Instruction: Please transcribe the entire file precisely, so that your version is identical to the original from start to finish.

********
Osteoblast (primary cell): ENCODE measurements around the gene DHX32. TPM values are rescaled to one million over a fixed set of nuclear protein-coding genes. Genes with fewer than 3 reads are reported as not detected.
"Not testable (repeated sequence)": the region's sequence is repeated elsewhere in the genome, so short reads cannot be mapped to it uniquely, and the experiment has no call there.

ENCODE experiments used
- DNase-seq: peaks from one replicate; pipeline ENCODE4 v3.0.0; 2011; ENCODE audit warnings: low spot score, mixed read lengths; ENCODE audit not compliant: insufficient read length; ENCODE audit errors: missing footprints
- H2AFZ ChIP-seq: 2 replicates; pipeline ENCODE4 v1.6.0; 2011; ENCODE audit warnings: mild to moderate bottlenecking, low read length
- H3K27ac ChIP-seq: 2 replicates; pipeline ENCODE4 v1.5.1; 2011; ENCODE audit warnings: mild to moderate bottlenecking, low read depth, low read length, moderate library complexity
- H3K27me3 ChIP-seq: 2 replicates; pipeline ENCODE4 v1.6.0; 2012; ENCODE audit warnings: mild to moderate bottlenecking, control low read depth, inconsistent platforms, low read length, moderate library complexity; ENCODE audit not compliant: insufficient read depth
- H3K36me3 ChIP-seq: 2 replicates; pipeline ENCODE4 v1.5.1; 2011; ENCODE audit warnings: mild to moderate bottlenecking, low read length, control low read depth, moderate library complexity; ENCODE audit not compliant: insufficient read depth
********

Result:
Osteoblast (primary cell): ENCODE measurements around the gene DHX32. TPM values are rescaled to one million over a fixed set of nuclear protein-coding genes. Genes with fewer than 3 reads are reported as not detected.
"Not testable (repeated sequence)": the region's sequence is repeated elsewhere in the genome, so short reads cannot be mapped to it uniquely, and the experiment has no call there.

ENCODE experiments used
- DNase-seq: peaks from one replicate; pipeline ENCODE4 v3.0.0; 2011; ENCODE audit warnings: low spot score, mixed read lengths; ENCODE audit not compliant: insufficient read length; ENCODE audit errors: missing footprints
- H2AFZ ChIP-seq: 2 replicates; pipeline ENCODE4 v1.6.0; 2011; ENCODE audit warnings: mild to moderate bottlenecking, low read length
- H3K27ac ChIP-seq: 2 replicates; pipeline ENCODE4 v1.5.1; 2011; ENCODE audit warnings: mild to moderate bottlenecking, low read depth, low read length, moderate library complexity
- H3K27me3 ChIP-seq: 2 replicates; pipeline ENCODE4 v1.6.0; 2012; ENCODE audit warnings: mild to moderate bottlenecking, control low read depth, inconsistent platforms, low read length, moderate library complexity; ENCODE audit not compliant: insufficient read depth
- H3K36me3 ChIP-seq: 2 replicates; pipeline ENCODE4 v1.5.1; 2011; ENCODE audit warnings: mild to moderate bottlenecking, low read length, control low read depth, moderate library complexity; ENCODE audit not compliant: insufficient read depth